TransCanada Corp. gave its strongest signal yet that it has enough demand from producers to fill the long-delayed Keystone XL pipeline with oil. Now the ball is in Nebraska's court.
While the company has long said it expected sufficient support from oil producers, TransCanada completed an open season for them to bid for space on the line last month, giving it hard data on demand.
Then, on a conference call to discuss third-quarter earnings on Thursday, Nov. 9, Royal Bank of Canada analyst Robert Kwan asked, "Is it fair to say, based on what you're seeing in terms of the submissions, that you pretty much have the volumes that you need but that obviously there are some conditions and other things that you need to work through?"
"Your comment is accurate," replied Paul Miller, head of TransCanada's liquids pipeline business, who added that the company is still evaluating issues raised by potential shippers. "We're quite encouraged by the results we have seen."
With the question of producer support mostly settled, the focus turns to a decision from regulators in Nebraska later this month on whether the pipeline can proceed. While any ruling there will almost certainly be challenged in court, a go-ahead would give TransCanada unfettered authority to begin laying pipe for the first time in its almost decade-long push to build the pipeline, which would bring more crude from Canada's oil sands to U.S. Gulf Coast refineries.
While investors may be holding their breath on Keystone, the company isn't standing still. The company posted third-quarter results on Thursday that met analysts' estimates, and said it placed the C$900 million ($708 million) Grand Rapids crude pipeline and the C$1 billion Northern Courier bitumen and diluent pipeline into service. It also started shipping natural gas under new long-term, fixed price contracts on its Canadian Mainline.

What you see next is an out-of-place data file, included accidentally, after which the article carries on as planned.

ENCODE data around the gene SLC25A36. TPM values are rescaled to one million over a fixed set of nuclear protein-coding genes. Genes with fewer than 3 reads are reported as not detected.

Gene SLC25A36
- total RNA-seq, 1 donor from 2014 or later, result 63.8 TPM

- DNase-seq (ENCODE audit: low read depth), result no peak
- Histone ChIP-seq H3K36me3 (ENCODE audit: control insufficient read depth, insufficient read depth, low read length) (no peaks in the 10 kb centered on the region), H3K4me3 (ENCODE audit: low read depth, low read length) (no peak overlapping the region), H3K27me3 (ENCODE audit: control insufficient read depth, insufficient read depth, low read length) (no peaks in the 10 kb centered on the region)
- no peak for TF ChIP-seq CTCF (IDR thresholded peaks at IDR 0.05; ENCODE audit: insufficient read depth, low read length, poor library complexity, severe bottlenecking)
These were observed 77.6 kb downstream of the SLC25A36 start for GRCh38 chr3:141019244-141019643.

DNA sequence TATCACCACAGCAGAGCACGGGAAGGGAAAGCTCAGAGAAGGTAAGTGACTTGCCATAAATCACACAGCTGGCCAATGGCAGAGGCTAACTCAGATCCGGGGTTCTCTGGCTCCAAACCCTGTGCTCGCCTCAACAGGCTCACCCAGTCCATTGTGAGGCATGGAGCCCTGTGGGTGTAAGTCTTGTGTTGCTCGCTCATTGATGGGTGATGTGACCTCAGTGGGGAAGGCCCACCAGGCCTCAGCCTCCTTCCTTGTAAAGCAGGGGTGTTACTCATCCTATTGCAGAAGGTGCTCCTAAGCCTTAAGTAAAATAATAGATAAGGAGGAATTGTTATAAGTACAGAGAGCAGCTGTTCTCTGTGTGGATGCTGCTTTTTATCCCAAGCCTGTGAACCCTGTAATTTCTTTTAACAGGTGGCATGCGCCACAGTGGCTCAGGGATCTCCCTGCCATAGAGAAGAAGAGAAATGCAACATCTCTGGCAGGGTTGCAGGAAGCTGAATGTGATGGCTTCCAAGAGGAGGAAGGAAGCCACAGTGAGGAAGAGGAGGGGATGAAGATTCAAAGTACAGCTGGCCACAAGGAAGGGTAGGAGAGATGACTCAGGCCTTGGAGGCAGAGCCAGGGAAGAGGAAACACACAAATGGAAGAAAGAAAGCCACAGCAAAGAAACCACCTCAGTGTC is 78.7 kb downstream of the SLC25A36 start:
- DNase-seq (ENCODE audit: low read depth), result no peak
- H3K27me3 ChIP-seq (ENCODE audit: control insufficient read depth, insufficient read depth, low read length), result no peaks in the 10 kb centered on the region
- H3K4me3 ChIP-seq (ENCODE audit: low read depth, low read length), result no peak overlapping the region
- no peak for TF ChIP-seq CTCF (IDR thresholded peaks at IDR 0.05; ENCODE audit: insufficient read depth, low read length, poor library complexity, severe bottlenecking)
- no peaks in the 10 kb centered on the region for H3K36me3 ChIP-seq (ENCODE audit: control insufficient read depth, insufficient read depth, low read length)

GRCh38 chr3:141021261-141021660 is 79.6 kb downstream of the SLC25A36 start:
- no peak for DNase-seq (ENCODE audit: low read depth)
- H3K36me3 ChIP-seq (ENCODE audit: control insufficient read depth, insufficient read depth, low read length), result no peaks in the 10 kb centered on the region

On the downside, the company delayed the startup of its Leach XPress natural gas project in the U.S. to early January, instead of this month, and said it will have a $100 million increase in its capital coast due to delays on its construction schedule caused by weather.
Profit last quarter was 70 Canadian cents a share, excluding some items, matching analysts' average projection. Earnings before interest, taxes and depreciation, and other items, were C$1.67 billion. Analysts estimated C$1.78 billion.
TransCanada slipped 0.4 percent to C$61.69 in Toronto on Thursday. The shares have gained 1.9 percent this year, compared with an 8.3 percent decline for the S&P/TSX energy index.
Last month, the company canceled its proposed Energy East pipeline, which would have carried about 1.1 million barrels of oil a day from Alberta and Saskatchewan to refineries and a marine-shipping terminal in eastern Canada. That move has been widely seen as increasing the commercial case for Keystone XL because western Canadian producers, denied access to those new markets, will be eager to ship more oil to the U.S.
TransCanada has pressed Alberta's government to buy capacity on Keystone XL, seeking the same support it had pledged for Energy East. The provincial government has its own oil to sell since it collects barrels of sandy bitumen in lieu of royalties from some producers under a royalty-in-kind program. Alberta had pledged to pay to ship 100,000 barrels a day on Energy East, a commitment projected to have a "minimum" government cost of C$4.6 billion over 20 years, or a higher figure depending on volumes.
TransCanada also has been seeking trademarks on new company names that would reduce the emphasis on its home country. The company, which diversified heavily into the U.S. with its $10.2 billion Columbia Pipeline acquisition last year, has published the names TC Energy, TCE, Ventiv, Convergent and Northbow in the Canadian government's trademarks journal in the past four months.
While it's not certain that TransCanada intends to change its name, a new appellation could reflect its diversification beyond its home base and help it wipe clean negative sentiment accrued during the fight over the proposed Keystone XL. A TransCanada spokesman declined to comment on whether the company is considering changing its name and that it's not uncommon for large companies to protect trademarks to keep future options open.